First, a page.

Recently I decided to move away from my admittedly minimalistic use of Grunt to Gulp and now I can’t seem to start a project without it. In this guide I will show you how to get started with your own magnificent journey with Gulp.

So what is this Gulp thing all about?

Gulp refers to itself as:

The streaming build system

Basically it can be used to handle all those mundane little tasks that we do need to run/perform, but often skip due to aforementioned mundaneness. Below is only a few tasks that Gulp is able to run, but it should provide enough of an overview to get you excited:

  • Minify CSS and JS files.
  • Concatenate files.
  • Compile LESS, SASS, CoffeeScript, etc.
  • Optimize images.
  • Lint JS files.
  • And even livereload.

So how is this different from Grunt?

It’s true that the functionality between Grunt and Gulp is the same, but I find Gulp much easier to use. Due to its way of handling files via streams the code is a lot cleaner and easier to understand. Let me show you:



The above code shows how you would minify your CSS with both Grunt and Gulp. As you can see the Gulp syntax is cleaner, easier to understand, and a couple of lines shorter (This might not seem like much, but believe me this saving adds up the more complicated your build script).

Enough Talking! Show me how it is done!

Ok ok ok…Jeez. Impatient reader!

Before we continue make sure you have NodeJS installed. The procedure is beyond the scope of this tutorial, but you can visit the NodeJS website for a guide.

The first thing is to get Gulp installed. Luckily the modern interwebs and extremely creative and talented people make this easy. Just run the following command in terminal:

Now in a new directory enter the following command:

Followed by this:

Gulp by itself is not too useful so we have to install a couple of plugins which we will use to minify our CSS and JS, autoprefix our CSS, and optimize any images we might have. (If this seems like to much effort, don’t worry, there is a link to the source at the bottom of the post.)

We need to load all the plugins we installed earlier. Add the following to the Gulp file:

Before we continue, let’s evaluate and lay out exactly what we need done. Firstly, we require a task that will autoprefix and minify our CSS. Secondly, we also require a task that will minify our JS. And lastly, we need a task that will optimise any images we might have. Below is the code for all the tasks described above:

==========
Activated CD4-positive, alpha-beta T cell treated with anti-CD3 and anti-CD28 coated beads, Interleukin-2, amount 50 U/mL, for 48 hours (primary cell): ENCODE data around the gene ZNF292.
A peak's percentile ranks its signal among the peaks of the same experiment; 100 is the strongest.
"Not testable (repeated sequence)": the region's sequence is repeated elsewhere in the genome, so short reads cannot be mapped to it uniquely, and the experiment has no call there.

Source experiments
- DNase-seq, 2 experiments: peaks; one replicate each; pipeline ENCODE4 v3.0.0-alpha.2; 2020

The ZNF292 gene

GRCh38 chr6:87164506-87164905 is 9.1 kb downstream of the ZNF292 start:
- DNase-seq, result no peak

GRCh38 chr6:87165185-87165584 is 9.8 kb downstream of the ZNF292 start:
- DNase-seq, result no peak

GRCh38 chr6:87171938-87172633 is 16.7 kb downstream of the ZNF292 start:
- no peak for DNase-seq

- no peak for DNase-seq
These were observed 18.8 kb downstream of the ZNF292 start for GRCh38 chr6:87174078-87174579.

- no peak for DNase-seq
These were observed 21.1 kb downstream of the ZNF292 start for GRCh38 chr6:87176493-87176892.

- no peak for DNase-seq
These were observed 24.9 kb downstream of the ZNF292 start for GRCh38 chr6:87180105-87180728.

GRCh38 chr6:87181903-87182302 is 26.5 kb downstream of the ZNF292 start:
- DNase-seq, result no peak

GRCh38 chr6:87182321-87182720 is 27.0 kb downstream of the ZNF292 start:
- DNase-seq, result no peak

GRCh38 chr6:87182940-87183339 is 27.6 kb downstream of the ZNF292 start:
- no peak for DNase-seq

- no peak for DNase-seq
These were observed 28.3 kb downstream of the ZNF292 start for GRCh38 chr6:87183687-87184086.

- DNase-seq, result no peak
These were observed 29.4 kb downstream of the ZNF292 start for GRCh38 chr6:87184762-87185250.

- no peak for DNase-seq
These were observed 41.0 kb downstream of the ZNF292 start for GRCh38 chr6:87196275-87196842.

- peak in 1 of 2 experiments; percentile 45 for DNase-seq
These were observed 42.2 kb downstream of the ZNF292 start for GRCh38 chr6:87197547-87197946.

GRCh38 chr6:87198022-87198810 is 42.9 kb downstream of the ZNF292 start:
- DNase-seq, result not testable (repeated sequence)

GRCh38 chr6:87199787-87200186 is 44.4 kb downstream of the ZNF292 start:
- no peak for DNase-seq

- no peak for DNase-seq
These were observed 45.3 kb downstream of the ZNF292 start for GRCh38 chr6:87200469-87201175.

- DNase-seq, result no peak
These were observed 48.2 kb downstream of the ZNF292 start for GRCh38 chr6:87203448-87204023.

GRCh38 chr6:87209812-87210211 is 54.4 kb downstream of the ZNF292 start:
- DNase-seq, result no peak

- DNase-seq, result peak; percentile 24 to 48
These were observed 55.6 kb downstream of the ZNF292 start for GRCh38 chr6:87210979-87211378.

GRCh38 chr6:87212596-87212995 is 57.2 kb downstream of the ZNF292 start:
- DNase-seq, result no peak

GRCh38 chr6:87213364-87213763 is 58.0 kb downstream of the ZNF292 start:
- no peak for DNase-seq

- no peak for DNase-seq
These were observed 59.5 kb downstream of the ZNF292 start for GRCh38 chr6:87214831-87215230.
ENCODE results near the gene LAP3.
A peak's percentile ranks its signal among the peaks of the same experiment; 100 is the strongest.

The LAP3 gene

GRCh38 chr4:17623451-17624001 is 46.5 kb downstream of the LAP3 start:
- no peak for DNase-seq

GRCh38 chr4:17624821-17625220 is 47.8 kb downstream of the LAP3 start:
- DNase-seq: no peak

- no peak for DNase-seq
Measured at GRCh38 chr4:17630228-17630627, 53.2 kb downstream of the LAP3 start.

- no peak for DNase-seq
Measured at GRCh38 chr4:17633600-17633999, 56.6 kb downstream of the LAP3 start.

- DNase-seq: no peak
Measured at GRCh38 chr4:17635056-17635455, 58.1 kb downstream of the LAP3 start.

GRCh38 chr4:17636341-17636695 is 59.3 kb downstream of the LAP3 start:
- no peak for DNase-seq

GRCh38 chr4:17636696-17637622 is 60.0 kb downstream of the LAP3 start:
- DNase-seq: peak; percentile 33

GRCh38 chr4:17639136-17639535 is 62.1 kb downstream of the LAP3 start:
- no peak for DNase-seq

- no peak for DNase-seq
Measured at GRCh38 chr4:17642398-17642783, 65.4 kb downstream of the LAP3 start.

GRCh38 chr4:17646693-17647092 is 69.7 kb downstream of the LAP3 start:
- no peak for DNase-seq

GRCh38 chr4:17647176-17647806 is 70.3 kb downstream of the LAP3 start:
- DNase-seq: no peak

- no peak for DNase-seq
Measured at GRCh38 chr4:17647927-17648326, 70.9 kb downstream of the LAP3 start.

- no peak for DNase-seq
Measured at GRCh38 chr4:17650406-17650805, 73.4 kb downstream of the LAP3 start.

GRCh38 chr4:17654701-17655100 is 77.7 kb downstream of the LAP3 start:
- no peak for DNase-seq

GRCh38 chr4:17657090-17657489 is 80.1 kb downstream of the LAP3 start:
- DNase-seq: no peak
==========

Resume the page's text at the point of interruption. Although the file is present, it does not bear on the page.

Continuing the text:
Running the above tasks is as easy as:

What if files are removed? How do we keep our destination directories clean? Again, there is a way with Gulp. Let me show you the light:

Default Task

Running all those tasks every time you make changes will minimise your productivity. What if there was a way to run all the required tasks with one command? Well, the great people at Gulp have you covered. Add the following to gulpfile.js.

Now running all the tasks we have created is as easy as:

Quite sleek right?

But I still have to run a command every time I change a file…

Don’t worry. I was getting to that. Gulp has built in features to watch files and run specified commands if it does pick up a change. Add the following to gulpfile.js:

There’s still the problem of constantly having to refresh the browser…

There is just no pleasing you, is there? Well even this is a problem Gulp is able to solve. We will however have to install an additional package. Run the following command:

Now change the section where we load the Gulp plugins to the following:

And finally, add the following at the end of the watch function created above:

Once you have set your browser’s livereload plugin to connect after running the watch task it will now automatically refresh the page.


By now you should already have an idea about how easy and powerful Gulp is. I did however only scratch the surface with this guide. I suggest you check out the Gulp website and the plugins directory to see what else it can do.


As promised, I created a little GitHub repo for this tutorial so you can download the source from there.

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